Travel

Art North of 60°

The Great Northern Arts Festival Celebrates its 25th
  • Mar 31, 2013
  • 314 words
  • 2 minutes
Photo courtesy GNAF
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Creative energy is a life force. It doesn’t bow to the constraints of time or space. Even so, for the artists who dwell in Canada’s Far North and subarctic, the real estate cliché that honours “location, location, location” must never far from mind. Traditional arts, carving, sculpture, painting and a range of crafting arts have all found a home in the frigid land that encompasses Yukon, the Northwest Territories, Nunavut and the Arctic Archipelago. But when it comes to sourcing materials and production facilities, establishing supportive communities and accessing distant marketplaces, these artists struggle with a mighty handicap. For a northern artist, isolation is a harsh — and expensive — fact of life.

Since 1989, the Canadian North Great Northern Arts Festivals has been building annual opportunities for artists to erase the vast and chilly distances between them, as well as earn money for their art. This year, from July 12-21, dozens of visual and performing artists will once again travel to Inuvik, NWT, to meet and inspire one another, to learn new methods and techniques and to showcase their work.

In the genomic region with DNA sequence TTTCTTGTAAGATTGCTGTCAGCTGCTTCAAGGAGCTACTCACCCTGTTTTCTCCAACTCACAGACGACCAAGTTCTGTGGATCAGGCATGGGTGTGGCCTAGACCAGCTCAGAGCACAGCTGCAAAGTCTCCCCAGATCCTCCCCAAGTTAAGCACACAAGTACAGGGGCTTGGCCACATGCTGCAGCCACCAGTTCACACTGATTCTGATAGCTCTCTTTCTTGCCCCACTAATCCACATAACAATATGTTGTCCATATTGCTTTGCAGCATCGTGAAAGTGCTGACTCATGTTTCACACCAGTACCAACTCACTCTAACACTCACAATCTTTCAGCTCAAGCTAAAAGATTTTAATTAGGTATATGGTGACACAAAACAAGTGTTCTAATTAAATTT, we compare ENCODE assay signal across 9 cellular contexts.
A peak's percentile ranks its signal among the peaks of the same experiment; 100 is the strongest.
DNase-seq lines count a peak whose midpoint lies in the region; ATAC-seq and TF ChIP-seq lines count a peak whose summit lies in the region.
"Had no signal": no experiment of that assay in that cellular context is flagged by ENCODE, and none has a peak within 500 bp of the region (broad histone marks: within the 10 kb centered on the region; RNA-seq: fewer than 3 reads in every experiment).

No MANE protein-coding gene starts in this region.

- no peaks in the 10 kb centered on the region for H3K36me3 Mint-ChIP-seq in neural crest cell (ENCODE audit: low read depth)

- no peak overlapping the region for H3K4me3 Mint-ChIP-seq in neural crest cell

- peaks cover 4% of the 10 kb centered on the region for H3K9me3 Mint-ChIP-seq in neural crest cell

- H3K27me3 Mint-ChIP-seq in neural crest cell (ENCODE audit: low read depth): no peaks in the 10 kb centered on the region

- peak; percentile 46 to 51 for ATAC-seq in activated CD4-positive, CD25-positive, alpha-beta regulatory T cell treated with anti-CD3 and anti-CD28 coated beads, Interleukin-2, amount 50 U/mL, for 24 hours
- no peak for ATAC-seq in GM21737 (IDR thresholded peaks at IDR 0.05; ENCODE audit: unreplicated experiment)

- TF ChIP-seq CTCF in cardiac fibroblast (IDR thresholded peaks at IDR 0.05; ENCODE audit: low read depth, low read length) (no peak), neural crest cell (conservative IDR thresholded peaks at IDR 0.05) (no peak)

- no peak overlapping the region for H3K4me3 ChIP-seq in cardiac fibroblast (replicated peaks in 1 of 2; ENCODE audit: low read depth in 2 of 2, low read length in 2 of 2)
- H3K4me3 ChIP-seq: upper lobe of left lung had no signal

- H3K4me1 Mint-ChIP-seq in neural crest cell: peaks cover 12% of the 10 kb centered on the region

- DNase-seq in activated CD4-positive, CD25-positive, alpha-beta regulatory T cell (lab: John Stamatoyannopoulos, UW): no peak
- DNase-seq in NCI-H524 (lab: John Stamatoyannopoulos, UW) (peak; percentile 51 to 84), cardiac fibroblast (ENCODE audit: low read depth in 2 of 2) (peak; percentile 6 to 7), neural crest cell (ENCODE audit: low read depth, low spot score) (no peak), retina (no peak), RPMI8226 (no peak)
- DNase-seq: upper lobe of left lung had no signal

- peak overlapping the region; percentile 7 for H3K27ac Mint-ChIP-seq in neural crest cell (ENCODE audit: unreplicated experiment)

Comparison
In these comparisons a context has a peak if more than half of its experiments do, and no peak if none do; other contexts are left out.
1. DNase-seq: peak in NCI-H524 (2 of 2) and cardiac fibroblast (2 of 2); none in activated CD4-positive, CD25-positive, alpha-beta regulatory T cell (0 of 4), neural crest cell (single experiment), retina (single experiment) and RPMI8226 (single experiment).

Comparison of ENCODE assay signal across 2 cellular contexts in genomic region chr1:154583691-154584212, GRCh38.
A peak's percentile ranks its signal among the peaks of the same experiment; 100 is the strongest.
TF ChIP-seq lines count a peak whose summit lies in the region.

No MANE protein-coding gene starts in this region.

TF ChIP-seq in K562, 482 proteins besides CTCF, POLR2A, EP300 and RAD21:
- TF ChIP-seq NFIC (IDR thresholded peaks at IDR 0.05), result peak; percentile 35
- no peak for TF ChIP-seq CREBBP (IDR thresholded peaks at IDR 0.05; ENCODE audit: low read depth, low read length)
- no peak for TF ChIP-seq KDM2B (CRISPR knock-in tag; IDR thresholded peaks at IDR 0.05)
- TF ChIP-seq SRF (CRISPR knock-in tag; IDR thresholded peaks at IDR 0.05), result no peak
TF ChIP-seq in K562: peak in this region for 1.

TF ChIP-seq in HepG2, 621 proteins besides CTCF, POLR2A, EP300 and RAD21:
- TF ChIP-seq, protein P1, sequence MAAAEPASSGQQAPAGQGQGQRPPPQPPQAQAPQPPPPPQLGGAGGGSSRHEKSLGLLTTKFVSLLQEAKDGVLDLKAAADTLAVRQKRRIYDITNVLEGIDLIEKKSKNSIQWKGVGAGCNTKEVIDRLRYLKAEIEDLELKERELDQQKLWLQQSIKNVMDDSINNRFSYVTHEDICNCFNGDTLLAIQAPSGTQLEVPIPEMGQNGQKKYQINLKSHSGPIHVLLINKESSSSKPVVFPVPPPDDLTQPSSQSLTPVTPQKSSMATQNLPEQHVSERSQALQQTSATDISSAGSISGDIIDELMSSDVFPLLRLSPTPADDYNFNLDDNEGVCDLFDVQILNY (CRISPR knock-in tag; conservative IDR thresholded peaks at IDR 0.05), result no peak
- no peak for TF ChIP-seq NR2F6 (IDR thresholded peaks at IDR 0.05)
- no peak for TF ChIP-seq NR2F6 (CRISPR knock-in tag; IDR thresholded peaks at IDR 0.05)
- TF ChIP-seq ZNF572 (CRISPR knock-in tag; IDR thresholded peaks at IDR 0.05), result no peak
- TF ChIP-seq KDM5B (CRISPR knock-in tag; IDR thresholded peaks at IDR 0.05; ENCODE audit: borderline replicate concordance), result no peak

For visiting travellers, it’s a rare and memorable opportunity to glimpse a diverse culture steeped in talent and tradition. Visitors can meet artists, hear a range of languages and dialects and purchase original artworks in the gallery (no bargaining is allowed). Daily workshops on such arts as contemporary sculpture, hand painting caribou hide, band weaving, beading, fish scale art and more are open to the public. Artist’s and People’s Choice Awards recognize individual contributors, but there are also shout-outs for the volunteers and mentors that make the festival possible.

The themed celebration of this year’s festival is “Reflections of the Past/Visions of the Future.” We wish the intrepid artists of Canada’s North and the festival’s passionate organizers a vibrant and rewarding silver anniversary.

For more information, visit: http://www.gnaf.org/

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